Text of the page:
Councils’ Resistance Against Capped Rates

Despite the rate capping bill not passed in Parliament yet, many councils are revealing their resistance tactics to override / sabotage the rating capping policy. The tactics that was reported to RVI so far are:

Tactic 1 – Apply special charge schemes


What are special charges? Click this document for not one consistent definition, but many varying definitions by councils and state agencies.

Tactic 2: Compliance strategy that also integrates suggestive social engineering tactics in leading ratepayers to request more services and agree to supporting councils in raising rates above capped levels.  At the same time, councils can conveniently argue, with survey evidence of course,  that they have “engaged” with their communities and only representing what they want, in future capped rates variation applications.


If Councils want to effectively engage with their communities in seeking to raise rates above capped levels, they must comply with good principles of community engagement, which the final ESC report gives some insights into. They cannot simply exercise controlled community engagement as they currently do, but must show evidence of complying to the rate capping policy’s criteria. This includes giving specific service and trade-off information to assist local communities to make informed decision to support their councils in seeking higher rate rises


Monash Mayor Misconduct @ Citizenship Ceremony

What does this article says about the Monash Mayor’s understanding of good governance?

Julia Rabar of Waverley Leader, reported on 26 January , 2015 (original source

Monash Mayor Paul Klisaris cops backlash over ‘vote Labor’ appeal at citizenship ceremony

Monash Mayor Paul Klisaris speaks at the council’s citizenship ceremony. Picture: Lawrenc

MONASH Mayor Paul Klisaris has been lambasted by his Liberal colleagues for a “tongue-in-cheek” comment appealing for new Australian citizens to vote Labor.

Addressing 42 new citizens at the council’s Australia Day citizenship ceremony today, Cr Klisaris said Australians could vote however they chose, “but we’d prefer it if you voted Labor”.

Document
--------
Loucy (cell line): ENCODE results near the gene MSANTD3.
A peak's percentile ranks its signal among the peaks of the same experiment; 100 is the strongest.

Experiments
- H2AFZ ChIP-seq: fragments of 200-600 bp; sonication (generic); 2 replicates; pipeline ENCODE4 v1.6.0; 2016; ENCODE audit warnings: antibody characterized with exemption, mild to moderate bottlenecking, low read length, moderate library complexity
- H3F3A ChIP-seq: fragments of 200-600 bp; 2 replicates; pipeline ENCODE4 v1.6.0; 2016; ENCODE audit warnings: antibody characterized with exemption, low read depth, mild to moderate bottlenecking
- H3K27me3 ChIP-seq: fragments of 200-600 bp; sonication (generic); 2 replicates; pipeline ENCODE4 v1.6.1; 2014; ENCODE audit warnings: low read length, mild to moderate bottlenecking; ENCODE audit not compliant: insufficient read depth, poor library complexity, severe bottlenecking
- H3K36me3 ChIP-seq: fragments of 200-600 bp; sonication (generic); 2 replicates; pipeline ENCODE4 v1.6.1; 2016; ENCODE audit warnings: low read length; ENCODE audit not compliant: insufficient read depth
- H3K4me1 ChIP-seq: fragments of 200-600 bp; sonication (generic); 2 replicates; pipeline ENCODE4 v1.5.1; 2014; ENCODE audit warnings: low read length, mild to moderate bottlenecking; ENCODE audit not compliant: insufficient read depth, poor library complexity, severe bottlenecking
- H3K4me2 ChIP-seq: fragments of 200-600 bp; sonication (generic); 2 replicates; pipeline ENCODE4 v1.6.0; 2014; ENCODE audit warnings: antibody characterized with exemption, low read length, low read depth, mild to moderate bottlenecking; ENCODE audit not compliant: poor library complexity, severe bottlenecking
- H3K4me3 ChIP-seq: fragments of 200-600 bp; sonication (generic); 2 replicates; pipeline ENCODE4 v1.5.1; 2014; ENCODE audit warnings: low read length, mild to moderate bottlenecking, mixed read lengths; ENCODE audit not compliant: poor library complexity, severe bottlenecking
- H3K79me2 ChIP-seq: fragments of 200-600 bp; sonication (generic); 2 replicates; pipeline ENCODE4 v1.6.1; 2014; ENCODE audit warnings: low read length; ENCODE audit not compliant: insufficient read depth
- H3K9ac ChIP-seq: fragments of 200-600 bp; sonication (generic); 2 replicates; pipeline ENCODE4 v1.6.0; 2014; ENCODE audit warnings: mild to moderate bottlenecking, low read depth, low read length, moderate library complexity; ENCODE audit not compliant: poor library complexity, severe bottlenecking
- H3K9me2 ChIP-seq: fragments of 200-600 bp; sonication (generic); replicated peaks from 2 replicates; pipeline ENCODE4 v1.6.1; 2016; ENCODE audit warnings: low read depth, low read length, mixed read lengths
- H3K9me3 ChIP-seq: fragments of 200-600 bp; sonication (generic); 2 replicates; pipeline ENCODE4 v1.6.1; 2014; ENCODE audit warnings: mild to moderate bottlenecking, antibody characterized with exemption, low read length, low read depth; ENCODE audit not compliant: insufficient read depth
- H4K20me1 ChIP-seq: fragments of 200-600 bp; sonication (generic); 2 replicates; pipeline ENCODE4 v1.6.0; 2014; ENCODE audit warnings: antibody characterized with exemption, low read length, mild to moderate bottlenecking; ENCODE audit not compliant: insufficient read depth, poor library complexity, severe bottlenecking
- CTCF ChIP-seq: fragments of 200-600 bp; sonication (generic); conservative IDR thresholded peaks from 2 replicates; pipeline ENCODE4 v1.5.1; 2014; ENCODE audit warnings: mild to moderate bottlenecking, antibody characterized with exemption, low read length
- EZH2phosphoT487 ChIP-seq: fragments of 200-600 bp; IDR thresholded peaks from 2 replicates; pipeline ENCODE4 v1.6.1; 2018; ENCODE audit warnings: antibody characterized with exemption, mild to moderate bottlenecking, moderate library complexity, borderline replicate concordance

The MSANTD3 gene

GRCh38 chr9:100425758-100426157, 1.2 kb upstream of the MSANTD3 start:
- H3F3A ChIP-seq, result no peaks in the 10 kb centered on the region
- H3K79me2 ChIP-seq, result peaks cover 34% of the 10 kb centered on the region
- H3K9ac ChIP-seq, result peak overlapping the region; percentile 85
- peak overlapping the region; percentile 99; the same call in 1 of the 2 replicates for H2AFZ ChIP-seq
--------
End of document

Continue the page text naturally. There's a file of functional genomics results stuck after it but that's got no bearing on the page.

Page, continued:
> > > Was the comment inappropriate? Tell us below.

Cr Klisaris later defended his comments, saying there was freedom of speech in Australia and he didn’t think his comment would have “swayed anyone” to vote Labor.

“I think people are being a little bit precious, it was all tongue in cheek,” Cr Klisaris said.

“I turned to our guests and apologised.”

But Mt Waverley state Liberal MP Michael Gidley and Monash councillor Robert Davies, who ran for the Liberal Party in the recent state election, were less than impressed.

Mr Gidley said it was “disgraceful” and “completely inappropriate” for the mayor to use Australia Day as a platform for party political purposes.

“The purpose of Australia Day is to recognise our history, and look forward to the future,” Mr Gidley said.

Cr Davies also said the mayor’s comments were “disgraceful”, particularly in front of new Australians.

“It also shows a lack for respect for his colleagues,” Cr Davies said.


Now some Councils want to take over parenting roles….

The madness of power grabbing of Councils never fail to amaze and entertain…. are they becoming out of line with service delivery – another rate rise excuse for new community services in policing this potential by-law?

Samantha Landy from Herald Sun reported on a 13 Jan 2015 article:

“Port Phillip Council bans junk food from Skinners Adventure Playground, South Melbourne

Tannah and Hayley enjoy Skinners Adventure Playground in South Melbourne.

Tannah and Hayley enjoy Skinners Adventure Playground in South Melbourne.

JUNK food has been banned from an inner Melbourne playground.

The local council has declared South Melbourne’s Skinners Adventure Playground a “junk food-free zone”, advising children to leave chips, chocolate and sugary drinks outside.

The City of Port Phillip says allowing junk food to be eaten in the park would undermine the message of its healthful eating programs.

But a leading child psychologist says the council could be “shooting itself in the foot” by discouraging children from spending time outdoors.